The frons is intimately fused to the clypeus and anteriorly prolonged over the clypeo-labral articulation. In most species, the clypeus itself is reduced to a thin, sinuate strip that externally contains the anterior tentorial pits and constitutes the anteriormost portion of the shelf overhanging the mandibles. Internally the anteromedial disc of the clypeus is located by the elongated dorsal cibarial dilators, which arise solely from this disc and insert on the distal wall of the cibarium ( Fig. 17 View Fig ). The frontal region is located by the antennal insertions and by the origin of several muscle groups, described in detail below. The prominent, posteromedial portion of the frontoclypeal structure, variously produced as a lamella in the traegaordhi   complex, as a broad rhomboid platform in the oculata   - complex, and as a triangular to rhomboid swelling in most Asian species, belongs to the frons; because the structure is not derived from the toruli, it is interpreted to comprise the modified, anteromedially fused frontal carinae. The medial portion of the shelf, which usually projects anteriorly past the fusion of the frontal carinae, is also formed by the frons, which is delimited anteriorly and laterally by the antennal sockets. An anterior section of the head shows both the narrow space left between the ventral face of the frons and the dorsal face of the clypeus and the anterior fusion and posterior expansion of the frontal carinae ( Fig. 17G and H View Fig ).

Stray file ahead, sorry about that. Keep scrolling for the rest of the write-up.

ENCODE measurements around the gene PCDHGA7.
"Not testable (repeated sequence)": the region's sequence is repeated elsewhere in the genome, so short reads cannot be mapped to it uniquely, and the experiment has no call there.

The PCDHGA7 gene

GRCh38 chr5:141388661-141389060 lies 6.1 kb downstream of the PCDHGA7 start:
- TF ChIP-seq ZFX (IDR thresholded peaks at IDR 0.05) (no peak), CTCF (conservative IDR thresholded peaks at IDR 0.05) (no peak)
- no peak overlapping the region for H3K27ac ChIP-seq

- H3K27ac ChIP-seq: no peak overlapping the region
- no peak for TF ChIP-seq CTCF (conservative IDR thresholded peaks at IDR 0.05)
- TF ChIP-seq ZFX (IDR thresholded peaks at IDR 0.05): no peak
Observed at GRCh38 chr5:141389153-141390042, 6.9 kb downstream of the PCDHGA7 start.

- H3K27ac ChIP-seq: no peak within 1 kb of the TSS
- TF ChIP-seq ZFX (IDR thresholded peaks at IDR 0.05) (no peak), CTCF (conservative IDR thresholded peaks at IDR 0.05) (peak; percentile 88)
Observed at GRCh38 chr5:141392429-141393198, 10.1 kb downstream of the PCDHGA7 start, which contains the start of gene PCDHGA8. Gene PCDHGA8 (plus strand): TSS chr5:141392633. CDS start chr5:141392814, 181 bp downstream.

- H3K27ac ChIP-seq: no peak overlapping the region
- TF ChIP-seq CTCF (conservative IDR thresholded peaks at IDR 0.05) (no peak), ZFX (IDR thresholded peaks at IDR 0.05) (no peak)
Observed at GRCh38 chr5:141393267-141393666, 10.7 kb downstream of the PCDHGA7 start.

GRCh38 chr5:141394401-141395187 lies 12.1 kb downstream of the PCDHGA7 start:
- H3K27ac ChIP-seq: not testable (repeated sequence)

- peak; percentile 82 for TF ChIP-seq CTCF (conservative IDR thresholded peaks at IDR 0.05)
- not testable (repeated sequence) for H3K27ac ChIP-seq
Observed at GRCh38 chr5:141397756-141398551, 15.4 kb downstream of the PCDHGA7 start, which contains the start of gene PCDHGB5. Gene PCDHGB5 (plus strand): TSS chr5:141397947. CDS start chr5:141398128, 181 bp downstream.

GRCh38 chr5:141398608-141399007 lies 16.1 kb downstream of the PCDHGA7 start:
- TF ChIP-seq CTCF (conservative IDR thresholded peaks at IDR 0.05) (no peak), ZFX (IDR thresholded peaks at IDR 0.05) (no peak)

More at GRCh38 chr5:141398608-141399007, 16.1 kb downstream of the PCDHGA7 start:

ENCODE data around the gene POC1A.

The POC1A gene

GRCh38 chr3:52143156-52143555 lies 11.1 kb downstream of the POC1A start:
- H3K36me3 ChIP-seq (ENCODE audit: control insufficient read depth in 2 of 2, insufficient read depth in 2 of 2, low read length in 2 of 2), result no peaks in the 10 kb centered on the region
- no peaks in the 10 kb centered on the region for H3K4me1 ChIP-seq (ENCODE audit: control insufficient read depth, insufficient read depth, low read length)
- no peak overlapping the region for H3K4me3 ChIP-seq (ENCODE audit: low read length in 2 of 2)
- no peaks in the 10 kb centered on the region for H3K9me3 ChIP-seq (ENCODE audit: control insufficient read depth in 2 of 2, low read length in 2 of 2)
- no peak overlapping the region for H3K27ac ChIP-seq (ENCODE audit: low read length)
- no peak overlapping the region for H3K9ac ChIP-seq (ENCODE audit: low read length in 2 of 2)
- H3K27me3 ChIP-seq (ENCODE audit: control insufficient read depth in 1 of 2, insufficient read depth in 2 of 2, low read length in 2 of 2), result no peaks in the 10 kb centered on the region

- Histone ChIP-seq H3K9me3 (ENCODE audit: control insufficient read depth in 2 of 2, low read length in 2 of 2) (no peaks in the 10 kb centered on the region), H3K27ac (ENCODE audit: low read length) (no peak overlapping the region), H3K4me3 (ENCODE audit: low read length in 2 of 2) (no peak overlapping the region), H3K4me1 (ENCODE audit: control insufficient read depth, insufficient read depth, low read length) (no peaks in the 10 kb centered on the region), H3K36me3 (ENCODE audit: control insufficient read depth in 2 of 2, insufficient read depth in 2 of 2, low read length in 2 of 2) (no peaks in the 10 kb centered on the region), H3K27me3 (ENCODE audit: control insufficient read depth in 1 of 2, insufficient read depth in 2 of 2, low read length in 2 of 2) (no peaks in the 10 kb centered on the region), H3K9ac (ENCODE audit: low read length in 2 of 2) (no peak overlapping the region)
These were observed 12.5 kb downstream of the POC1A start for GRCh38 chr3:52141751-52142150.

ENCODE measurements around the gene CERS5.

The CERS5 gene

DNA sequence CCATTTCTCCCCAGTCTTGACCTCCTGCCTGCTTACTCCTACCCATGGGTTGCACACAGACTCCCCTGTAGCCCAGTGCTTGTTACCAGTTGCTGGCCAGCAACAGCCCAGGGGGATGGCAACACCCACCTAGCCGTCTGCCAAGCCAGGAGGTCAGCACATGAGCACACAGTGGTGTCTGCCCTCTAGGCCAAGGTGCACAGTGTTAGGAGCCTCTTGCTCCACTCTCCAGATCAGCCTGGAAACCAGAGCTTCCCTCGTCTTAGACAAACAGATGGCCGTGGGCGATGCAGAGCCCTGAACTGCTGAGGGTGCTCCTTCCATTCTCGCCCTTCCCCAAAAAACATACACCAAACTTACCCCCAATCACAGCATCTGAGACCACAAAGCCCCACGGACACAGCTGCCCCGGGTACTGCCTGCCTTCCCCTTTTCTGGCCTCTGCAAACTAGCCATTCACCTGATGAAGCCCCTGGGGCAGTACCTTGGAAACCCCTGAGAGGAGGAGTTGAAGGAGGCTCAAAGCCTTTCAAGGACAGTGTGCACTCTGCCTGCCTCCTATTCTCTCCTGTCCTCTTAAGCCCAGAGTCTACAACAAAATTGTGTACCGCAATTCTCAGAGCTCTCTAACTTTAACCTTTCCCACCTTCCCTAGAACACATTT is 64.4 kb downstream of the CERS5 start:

Three nonclypeal muscle groups are identified which locate the frons. The dorsal pharyngeal dilators originate just anterad the retractors of the mouth angle which arise from the cephalic dorsum ( Fig. 17B, C View Fig , and F). The posterior labral retractors, located distal to the dorsolateral arms of the sitophore, originate around the midpoint of the elevated frontal carinae in the oculata   -complex ( Fig. 17D View Fig ), and posterior to the carinae in the traegaordhi- complex ( Fig. 17E View Fig ). The frontal lamella apparently lacks musculature ( Fig. 17E and F View Fig ).


Ascension Conservation